BY MARCUS HOOK
The Professional Cricketers’ Association committee has voted unanimously to approve a new five-year deal (covering seasons 2020-2024), which ensures all county cricketers will benefit from the improved broadcast contracts secured by the England and Wales Cricket Board.
The deal’s announcement also revealed that each of the eight city-based teams for next summer’s new competition, called The Hundred, will have a salary cap of £1million. It means that, on average, each player will receive around £65,000 for six weeks’ work.
In addition, a minimum of 26.5 per cent of ECB central revenue will go to the players.
The County Partnership Agreement secures a rise in the salary collar (the minimum amount a county can spend on player salaries) and the salary cap (the maximum amount a county can spend on the salaries of its players) and an established minimum wage for full-time professionals.
“There has never been a better time to be a professional cricketer,” said Worcestershire’s Daryl Mitchell, who is chairman of the PCA.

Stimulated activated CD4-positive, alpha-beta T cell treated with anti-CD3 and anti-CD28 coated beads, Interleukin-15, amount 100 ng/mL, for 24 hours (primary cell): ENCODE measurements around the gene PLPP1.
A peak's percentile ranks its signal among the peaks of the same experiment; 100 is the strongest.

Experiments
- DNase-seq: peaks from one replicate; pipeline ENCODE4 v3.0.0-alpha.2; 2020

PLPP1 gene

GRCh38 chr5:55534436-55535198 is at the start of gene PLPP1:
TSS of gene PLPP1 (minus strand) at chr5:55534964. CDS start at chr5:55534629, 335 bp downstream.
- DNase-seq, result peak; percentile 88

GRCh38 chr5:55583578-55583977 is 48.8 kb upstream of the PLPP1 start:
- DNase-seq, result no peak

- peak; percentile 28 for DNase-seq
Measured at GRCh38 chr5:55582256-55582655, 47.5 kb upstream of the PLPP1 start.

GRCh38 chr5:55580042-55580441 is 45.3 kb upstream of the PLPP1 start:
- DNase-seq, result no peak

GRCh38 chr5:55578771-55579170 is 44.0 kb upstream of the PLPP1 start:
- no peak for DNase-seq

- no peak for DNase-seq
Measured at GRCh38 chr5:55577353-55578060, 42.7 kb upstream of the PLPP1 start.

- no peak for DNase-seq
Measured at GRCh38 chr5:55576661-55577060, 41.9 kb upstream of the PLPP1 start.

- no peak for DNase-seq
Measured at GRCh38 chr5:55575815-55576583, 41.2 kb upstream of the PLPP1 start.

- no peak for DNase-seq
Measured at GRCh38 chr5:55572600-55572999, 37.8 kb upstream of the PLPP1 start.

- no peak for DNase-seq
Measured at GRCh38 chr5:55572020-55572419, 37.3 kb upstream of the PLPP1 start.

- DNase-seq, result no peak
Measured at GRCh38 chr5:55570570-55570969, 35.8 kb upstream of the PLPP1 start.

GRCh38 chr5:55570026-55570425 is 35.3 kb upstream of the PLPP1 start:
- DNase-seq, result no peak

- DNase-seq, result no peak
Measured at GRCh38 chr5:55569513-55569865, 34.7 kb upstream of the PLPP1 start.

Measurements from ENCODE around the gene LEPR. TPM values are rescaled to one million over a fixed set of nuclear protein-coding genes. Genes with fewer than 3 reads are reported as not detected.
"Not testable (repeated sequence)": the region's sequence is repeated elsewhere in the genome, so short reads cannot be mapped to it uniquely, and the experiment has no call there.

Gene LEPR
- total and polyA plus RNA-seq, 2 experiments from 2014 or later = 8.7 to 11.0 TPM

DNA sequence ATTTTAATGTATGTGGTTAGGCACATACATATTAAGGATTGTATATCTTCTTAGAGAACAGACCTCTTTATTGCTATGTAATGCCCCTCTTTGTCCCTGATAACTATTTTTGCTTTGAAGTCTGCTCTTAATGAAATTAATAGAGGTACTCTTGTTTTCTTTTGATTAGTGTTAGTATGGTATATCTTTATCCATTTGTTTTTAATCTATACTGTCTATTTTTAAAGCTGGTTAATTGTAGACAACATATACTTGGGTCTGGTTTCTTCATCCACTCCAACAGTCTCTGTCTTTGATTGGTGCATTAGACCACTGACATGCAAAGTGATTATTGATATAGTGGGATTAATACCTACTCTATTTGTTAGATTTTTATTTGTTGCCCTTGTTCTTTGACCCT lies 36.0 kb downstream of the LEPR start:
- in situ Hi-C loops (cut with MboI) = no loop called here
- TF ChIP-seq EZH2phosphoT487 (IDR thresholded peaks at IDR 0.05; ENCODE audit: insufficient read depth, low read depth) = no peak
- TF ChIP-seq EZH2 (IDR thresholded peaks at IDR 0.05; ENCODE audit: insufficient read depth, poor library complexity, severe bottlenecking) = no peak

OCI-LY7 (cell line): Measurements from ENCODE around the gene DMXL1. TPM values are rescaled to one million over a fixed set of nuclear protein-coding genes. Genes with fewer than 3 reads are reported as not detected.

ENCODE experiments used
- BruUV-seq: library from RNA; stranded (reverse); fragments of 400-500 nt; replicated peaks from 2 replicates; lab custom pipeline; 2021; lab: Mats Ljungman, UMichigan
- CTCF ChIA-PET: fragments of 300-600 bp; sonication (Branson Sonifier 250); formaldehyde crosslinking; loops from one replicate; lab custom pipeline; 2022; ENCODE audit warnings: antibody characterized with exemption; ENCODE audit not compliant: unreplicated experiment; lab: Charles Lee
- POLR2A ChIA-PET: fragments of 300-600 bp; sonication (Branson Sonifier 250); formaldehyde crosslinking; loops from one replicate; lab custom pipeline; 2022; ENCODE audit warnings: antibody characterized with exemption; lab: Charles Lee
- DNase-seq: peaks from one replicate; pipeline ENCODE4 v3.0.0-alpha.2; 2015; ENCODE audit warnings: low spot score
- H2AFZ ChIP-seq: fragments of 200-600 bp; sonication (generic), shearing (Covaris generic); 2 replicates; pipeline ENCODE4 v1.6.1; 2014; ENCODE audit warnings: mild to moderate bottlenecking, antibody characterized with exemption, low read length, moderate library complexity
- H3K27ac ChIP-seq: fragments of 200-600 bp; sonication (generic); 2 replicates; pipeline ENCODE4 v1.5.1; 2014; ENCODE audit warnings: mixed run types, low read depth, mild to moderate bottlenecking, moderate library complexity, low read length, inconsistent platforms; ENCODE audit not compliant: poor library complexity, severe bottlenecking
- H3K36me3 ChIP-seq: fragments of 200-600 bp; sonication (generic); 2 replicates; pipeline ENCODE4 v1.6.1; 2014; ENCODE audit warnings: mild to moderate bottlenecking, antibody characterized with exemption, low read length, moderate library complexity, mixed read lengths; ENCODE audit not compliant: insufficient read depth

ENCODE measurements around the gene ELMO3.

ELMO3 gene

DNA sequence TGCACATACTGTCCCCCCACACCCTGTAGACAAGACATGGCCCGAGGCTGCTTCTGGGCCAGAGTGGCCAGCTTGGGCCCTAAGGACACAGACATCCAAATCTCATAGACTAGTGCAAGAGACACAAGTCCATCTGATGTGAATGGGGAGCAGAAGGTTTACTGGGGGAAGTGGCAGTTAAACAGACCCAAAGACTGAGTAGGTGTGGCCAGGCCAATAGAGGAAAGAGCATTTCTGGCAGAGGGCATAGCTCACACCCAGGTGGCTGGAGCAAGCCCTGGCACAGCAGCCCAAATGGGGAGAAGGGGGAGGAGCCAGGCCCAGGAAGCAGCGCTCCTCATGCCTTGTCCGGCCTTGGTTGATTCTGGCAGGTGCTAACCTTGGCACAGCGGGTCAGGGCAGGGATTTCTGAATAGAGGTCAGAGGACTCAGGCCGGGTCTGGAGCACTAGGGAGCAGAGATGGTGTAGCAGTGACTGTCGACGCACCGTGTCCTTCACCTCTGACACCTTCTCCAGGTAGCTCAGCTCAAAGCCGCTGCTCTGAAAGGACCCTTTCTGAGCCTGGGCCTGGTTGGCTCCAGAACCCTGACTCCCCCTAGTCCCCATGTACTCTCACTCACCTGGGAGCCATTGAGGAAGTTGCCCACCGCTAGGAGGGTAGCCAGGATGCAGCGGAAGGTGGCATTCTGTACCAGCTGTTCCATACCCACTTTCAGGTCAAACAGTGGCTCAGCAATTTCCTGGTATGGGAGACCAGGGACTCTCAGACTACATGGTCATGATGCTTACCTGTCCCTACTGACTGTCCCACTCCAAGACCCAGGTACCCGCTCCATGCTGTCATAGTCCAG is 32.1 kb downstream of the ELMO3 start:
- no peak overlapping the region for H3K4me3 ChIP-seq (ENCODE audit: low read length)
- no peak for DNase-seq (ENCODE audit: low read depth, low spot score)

“This is a big moment for every current and future professional cricketer in this country. It’s been a long and testing process but ultimately a very rewarding outcome.
“I made a bold statement just over a year ago that we needed to ensure every player benefits from the CPA and after constant dialogue and deliberation between stakeholders and over 70 formal meetings, I am delighted we have achieved this.
“We know the first two years after retirement is an incredibly difficult time so the new retirement pot will bridge a gap to help the transition into a second career.
“One of the most exciting successes is the PCA gaining 100 extra members through the women’s game. The players who participate in the eight new ‘Hundred’ teams will be represented by the PCA as the women’s game continues to evolve in the professional era.”
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